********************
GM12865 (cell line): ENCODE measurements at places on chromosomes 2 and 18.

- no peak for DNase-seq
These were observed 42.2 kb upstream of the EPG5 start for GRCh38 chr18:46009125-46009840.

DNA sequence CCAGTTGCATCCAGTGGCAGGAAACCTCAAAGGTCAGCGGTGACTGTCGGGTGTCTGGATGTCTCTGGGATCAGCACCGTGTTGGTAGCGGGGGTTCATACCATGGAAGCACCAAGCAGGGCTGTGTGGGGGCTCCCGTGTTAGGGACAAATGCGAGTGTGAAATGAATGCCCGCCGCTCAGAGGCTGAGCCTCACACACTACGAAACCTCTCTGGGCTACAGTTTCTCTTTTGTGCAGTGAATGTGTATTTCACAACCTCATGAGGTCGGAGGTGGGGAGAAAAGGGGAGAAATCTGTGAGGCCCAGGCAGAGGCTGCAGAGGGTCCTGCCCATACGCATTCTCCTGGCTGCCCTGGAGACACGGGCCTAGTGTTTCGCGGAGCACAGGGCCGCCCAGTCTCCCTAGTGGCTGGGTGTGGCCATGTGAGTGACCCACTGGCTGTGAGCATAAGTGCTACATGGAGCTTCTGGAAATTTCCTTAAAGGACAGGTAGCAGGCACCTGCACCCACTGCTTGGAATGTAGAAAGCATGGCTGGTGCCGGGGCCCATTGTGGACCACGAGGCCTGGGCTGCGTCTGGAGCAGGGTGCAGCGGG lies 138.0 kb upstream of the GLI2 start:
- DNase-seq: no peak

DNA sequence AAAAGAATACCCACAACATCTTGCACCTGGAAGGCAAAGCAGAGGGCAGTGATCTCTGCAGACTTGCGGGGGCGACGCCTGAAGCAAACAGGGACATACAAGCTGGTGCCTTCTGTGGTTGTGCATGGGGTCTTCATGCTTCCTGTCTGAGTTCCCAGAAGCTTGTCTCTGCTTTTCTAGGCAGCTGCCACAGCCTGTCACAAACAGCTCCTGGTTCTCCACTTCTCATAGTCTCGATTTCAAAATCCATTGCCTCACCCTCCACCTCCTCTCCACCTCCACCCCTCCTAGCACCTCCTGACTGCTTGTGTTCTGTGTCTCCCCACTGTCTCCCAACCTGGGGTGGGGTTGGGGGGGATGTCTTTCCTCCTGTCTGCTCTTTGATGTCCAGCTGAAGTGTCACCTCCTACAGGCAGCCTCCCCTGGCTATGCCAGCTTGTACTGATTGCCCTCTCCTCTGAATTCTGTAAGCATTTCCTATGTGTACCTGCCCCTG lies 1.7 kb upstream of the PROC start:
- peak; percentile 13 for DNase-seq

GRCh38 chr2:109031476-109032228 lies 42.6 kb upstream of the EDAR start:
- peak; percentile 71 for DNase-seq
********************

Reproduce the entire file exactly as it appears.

GM12865 (cell line): ENCODE measurements at places on chromosomes 2 and 18.

- no peak for DNase-seq
These were observed 42.2 kb upstream of the EPG5 start for GRCh38 chr18:46009125-46009840.

DNA sequence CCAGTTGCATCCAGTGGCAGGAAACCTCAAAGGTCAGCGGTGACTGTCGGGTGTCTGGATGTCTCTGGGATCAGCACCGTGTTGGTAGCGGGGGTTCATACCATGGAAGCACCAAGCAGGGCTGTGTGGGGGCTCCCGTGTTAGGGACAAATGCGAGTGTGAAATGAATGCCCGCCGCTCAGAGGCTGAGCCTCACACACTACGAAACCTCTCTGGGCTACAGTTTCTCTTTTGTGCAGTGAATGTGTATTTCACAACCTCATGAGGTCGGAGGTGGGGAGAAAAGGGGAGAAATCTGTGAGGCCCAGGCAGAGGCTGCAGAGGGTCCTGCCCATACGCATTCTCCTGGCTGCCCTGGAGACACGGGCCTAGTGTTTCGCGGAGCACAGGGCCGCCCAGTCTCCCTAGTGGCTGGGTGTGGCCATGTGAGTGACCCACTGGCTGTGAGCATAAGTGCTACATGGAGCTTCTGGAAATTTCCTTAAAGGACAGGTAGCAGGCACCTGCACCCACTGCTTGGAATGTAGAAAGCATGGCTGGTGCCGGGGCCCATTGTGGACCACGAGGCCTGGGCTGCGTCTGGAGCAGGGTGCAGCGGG lies 138.0 kb upstream of the GLI2 start:
- DNase-seq: no peak

DNA sequence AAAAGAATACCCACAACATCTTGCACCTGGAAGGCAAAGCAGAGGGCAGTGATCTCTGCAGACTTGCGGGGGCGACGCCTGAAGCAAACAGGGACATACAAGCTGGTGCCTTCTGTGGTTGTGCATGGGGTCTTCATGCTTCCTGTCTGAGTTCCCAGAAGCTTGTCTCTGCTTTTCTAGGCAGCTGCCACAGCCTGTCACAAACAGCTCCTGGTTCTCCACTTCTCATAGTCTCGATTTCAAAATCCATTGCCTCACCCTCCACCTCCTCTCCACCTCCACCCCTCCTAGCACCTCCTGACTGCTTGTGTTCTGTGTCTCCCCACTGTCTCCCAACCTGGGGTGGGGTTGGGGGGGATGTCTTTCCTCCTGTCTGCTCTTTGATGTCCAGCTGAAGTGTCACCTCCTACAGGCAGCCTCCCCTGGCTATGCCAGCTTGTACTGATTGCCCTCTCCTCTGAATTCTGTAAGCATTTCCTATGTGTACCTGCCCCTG lies 1.7 kb upstream of the PROC start:
- peak; percentile 13 for DNase-seq

GRCh38 chr2:109031476-109032228 lies 42.6 kb upstream of the EDAR start:
- peak; percentile 71 for DNase-seq